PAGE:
Sunny days make me think of summer vacation afternoons spent outside with my sister, both of us armed with empty extra-large Cool Whip containers to fill with raspberries. There were red raspberry bushes growing next to a fence on the side of the property and wild black raspberries off in a corner way to the back. While I usually hated garden work-- like getting a sore back as I gradually became engulfed in tiny slugs when I picked green beans-- I didn't mind picking raspberries. Yeah, they had thorns, but getting jabbed by a raspberry wasn't half as bad as getting scratched by a cat, I didn't have to stoop much, and I could eat as many raspberries as I wanted while I picked, an option that did not have the same allure when I had to pick green beans.

That's the long way of saying I felt like posting some raspberry recipes today. Raspberries are so inherently delicious that few recipe writers seemed intent on truly screwing them up, so most of the recipes don't even sound half bad!

The least exciting might be the one from Favorite Recipes of Home Economics Teachers: Vegetables Including Fruits (Favorite Recipes Press, 1966).

I mean, who gets excited about tapioca? I think it's mostly something kids eat just because it's available and has sugar in it. I guess the raspberries are there to make the tapioca better, even if the tapioca might be making the raspberries worse.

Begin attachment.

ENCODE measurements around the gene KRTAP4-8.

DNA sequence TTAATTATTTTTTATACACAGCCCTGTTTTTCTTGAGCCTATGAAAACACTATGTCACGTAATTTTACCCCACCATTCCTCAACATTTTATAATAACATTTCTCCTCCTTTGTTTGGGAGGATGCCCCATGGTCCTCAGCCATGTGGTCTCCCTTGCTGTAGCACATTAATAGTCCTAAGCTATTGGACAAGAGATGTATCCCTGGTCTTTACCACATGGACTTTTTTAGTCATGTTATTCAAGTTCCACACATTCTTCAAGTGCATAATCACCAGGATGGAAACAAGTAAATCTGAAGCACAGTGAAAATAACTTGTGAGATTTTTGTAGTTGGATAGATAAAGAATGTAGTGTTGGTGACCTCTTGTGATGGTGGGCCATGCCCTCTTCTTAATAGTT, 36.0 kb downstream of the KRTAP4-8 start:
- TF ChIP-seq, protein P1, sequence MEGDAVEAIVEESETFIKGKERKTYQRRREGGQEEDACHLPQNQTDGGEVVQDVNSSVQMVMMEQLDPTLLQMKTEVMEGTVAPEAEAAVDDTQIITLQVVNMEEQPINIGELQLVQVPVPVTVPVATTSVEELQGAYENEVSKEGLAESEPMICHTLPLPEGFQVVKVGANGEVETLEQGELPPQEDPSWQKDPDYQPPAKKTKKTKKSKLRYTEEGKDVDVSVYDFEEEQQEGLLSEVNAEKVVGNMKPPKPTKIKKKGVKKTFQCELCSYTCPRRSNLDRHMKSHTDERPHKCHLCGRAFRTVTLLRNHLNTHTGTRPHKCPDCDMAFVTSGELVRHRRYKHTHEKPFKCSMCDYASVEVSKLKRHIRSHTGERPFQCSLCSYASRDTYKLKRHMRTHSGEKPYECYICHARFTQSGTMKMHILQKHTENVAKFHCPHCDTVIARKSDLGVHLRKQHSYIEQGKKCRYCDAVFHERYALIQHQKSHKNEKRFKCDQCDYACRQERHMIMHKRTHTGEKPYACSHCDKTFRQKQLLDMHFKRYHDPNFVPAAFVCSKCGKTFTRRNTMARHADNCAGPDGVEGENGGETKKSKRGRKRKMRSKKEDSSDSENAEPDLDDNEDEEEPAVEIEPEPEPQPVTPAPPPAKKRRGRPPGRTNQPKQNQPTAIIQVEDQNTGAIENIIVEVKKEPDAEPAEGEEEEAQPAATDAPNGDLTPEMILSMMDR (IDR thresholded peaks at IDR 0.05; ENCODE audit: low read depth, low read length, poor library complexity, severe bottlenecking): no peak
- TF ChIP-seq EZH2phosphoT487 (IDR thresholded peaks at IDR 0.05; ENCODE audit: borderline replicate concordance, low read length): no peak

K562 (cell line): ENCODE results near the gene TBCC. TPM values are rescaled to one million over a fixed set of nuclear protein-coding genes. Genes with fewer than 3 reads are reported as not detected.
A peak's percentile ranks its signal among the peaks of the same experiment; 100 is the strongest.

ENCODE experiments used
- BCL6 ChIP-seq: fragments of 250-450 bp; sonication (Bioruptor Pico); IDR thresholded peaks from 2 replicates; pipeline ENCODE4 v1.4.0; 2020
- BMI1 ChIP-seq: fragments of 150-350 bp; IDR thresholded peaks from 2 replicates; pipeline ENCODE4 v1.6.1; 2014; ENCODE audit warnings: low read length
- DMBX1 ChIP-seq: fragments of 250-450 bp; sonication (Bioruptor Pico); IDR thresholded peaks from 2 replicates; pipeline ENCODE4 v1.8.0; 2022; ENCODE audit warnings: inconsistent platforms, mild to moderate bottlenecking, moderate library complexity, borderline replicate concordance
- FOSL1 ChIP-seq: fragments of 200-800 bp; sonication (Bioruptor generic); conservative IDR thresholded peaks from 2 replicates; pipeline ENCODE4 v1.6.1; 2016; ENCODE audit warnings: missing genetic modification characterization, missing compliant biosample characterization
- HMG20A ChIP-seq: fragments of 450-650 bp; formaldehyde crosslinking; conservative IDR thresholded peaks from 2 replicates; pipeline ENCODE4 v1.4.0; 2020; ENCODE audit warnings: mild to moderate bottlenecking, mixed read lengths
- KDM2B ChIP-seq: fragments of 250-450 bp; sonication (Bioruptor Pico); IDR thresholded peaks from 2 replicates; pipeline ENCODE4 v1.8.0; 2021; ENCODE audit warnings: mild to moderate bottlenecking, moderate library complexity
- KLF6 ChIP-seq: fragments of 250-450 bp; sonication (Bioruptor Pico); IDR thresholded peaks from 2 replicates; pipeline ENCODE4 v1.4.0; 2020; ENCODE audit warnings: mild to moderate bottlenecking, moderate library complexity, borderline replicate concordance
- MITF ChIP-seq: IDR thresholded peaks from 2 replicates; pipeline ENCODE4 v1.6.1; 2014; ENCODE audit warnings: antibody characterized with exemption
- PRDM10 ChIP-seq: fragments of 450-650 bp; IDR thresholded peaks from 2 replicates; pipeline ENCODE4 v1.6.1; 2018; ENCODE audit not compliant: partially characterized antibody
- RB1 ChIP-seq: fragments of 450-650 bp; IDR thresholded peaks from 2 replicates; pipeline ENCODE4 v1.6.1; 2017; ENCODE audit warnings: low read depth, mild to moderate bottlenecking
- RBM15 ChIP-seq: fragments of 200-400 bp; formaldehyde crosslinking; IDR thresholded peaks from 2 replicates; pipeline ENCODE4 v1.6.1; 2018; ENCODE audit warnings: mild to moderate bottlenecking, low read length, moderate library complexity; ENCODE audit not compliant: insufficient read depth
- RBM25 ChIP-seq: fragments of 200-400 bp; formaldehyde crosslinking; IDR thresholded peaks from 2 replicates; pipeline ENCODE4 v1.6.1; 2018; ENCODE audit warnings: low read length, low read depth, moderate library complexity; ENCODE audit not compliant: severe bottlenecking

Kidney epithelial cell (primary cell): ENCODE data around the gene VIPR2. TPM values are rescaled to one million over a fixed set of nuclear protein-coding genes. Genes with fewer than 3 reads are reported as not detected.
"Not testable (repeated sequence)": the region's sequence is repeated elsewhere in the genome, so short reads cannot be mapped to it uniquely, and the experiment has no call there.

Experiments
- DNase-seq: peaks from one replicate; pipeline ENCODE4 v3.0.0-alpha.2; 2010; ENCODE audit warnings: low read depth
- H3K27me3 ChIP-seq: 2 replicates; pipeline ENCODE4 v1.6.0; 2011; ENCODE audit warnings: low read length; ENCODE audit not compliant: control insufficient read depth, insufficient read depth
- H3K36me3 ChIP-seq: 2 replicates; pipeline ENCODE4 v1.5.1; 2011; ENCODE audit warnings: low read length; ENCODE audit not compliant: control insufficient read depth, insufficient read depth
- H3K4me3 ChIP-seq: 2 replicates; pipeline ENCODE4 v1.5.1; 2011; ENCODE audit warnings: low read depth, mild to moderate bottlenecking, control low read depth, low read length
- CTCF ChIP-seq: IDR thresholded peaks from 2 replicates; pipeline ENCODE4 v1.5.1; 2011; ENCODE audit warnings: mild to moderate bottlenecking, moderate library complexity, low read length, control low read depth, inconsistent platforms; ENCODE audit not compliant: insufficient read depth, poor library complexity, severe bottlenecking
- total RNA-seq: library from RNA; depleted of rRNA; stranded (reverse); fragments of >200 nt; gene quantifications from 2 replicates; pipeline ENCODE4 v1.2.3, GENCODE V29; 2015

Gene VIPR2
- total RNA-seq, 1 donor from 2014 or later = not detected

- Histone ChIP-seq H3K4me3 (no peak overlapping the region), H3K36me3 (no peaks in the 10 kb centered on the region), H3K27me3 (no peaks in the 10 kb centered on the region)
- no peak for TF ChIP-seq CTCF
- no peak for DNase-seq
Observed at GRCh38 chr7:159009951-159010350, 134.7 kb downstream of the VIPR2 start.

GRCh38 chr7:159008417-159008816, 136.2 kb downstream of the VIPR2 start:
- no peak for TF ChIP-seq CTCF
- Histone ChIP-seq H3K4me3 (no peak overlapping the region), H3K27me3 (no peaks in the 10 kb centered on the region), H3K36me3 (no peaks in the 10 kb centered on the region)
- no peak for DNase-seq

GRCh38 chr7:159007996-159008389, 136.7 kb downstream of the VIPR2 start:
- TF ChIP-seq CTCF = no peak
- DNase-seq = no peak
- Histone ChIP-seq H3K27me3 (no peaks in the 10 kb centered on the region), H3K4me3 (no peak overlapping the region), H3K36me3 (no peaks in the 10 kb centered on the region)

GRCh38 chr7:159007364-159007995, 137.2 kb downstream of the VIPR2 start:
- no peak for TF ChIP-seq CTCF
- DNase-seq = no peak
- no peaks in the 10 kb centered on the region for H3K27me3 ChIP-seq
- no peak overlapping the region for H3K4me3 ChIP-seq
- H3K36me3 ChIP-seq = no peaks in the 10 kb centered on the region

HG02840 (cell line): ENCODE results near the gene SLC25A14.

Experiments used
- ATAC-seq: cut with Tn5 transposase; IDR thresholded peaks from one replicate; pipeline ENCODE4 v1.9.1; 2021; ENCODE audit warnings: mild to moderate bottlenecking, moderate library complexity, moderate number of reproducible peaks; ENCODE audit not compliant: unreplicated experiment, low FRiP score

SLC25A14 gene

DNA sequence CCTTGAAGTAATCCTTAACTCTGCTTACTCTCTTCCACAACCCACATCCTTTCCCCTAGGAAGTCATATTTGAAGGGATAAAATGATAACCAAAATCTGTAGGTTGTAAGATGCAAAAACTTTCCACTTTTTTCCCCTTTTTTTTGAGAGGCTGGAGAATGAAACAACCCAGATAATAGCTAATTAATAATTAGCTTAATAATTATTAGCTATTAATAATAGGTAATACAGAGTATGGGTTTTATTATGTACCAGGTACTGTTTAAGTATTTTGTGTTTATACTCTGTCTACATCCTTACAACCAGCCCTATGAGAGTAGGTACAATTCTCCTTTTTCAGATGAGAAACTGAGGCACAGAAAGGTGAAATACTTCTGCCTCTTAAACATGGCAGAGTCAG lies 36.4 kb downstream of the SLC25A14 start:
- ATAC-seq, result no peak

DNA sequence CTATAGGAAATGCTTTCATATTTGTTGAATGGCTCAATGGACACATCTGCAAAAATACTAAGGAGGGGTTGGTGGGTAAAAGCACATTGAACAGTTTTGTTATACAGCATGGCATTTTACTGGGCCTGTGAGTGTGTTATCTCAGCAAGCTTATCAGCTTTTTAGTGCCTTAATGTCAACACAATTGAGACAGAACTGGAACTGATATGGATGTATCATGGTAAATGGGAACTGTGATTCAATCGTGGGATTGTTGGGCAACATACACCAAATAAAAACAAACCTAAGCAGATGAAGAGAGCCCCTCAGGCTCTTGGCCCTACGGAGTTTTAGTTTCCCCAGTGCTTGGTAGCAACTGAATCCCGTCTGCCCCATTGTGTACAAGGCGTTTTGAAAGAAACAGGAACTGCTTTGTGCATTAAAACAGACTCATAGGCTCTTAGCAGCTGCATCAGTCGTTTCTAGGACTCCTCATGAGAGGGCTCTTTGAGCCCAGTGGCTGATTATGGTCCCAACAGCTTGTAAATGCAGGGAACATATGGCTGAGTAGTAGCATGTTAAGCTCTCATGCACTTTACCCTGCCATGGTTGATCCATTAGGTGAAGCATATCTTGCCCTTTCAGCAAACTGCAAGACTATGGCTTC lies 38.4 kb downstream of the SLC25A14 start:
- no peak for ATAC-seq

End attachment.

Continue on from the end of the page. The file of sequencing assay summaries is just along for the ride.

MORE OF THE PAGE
I'm way more excited about recipes with that strong vintage vibe. You know how baked Alaska was the thing in the '50s and '60s? The American Home All-Purpose Cookbook  (ed. Virginia T. Habeeb, 1966) brought raspberry into the craze.

I just wish it offered a picture of the big, pink, floofy thing, preferably with aqua appliances in the background.

Luckily, Better Homes and Gardens New Cook Book (8th edition, 7th printing, 1974) offers a lovely Raspberry Bombe that I can at least feast my eyes on.

"Raspberry Bombe is a frozen spectacular." I love looking at all those layers...

I can never get over all the work women used to put into those layered desserts, though! I would be the hostess who set out the various components of the recipe and declared it a sundae bar rather than bothering with all the chilling, softening, freezing, layering, refreezing, etc. (which would probably end with my being unable to unmold the damn thing if I had even bothered trying). Then the ladies' club would talk about me behind my back and I'd hope to get unceremoniously dropped from the hostess list.

If you want to go really old school, The Wise Encyclopedia of Cookery (1971) offers something I had never heard of.